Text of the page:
The Fault Doctrine and Injury Control

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Abstract

An analogy is drawn between the fourteenth-century conceptualization of infectious disease and the twentieth-century conceptualization of trauma. In both cases, causality is associated with faulty human behavior which acts as a handicap to progress.

It is suggested that the practice of attributing accident causality to faulty behavior restricts the development of preventive activities in three ways: it implies that allocation of culpability is synonymous with identification of cause; it inhibits countermeasure implementation directly; and it concentrates on behavior instead of environmental hazards.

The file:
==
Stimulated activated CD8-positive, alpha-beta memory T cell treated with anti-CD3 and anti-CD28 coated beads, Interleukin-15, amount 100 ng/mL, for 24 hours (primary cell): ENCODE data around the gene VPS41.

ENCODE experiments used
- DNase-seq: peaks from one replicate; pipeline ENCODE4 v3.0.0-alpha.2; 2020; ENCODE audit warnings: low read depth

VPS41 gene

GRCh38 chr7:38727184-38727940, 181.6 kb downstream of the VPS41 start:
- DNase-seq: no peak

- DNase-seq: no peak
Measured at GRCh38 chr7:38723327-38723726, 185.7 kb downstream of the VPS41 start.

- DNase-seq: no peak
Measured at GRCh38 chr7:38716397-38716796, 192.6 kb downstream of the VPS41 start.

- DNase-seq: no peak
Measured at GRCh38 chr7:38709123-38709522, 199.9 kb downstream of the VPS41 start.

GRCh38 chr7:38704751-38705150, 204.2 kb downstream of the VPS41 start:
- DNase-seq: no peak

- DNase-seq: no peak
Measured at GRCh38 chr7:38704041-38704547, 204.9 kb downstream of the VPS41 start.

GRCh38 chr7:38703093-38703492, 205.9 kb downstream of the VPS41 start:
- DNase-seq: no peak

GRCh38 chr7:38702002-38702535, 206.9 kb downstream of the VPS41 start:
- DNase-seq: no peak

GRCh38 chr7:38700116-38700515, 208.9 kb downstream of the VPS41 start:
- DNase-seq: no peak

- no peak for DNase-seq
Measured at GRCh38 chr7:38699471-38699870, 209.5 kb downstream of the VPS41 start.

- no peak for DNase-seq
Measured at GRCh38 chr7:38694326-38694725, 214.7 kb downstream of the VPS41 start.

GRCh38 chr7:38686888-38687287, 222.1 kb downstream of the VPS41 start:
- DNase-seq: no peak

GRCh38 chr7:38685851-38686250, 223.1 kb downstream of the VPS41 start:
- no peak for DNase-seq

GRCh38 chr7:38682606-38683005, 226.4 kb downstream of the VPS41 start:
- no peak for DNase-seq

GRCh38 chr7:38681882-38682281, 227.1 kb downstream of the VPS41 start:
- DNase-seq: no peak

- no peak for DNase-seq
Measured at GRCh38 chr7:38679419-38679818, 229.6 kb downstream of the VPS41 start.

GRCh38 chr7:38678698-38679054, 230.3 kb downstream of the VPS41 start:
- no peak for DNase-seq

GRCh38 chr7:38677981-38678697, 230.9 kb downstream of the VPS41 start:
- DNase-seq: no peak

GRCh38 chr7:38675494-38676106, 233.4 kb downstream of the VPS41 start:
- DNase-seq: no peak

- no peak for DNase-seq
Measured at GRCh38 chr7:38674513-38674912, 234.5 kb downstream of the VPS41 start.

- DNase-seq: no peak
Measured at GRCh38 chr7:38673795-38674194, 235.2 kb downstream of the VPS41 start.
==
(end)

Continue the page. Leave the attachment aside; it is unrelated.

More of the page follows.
A more useful and more appropriate approach is outlined and discussed.

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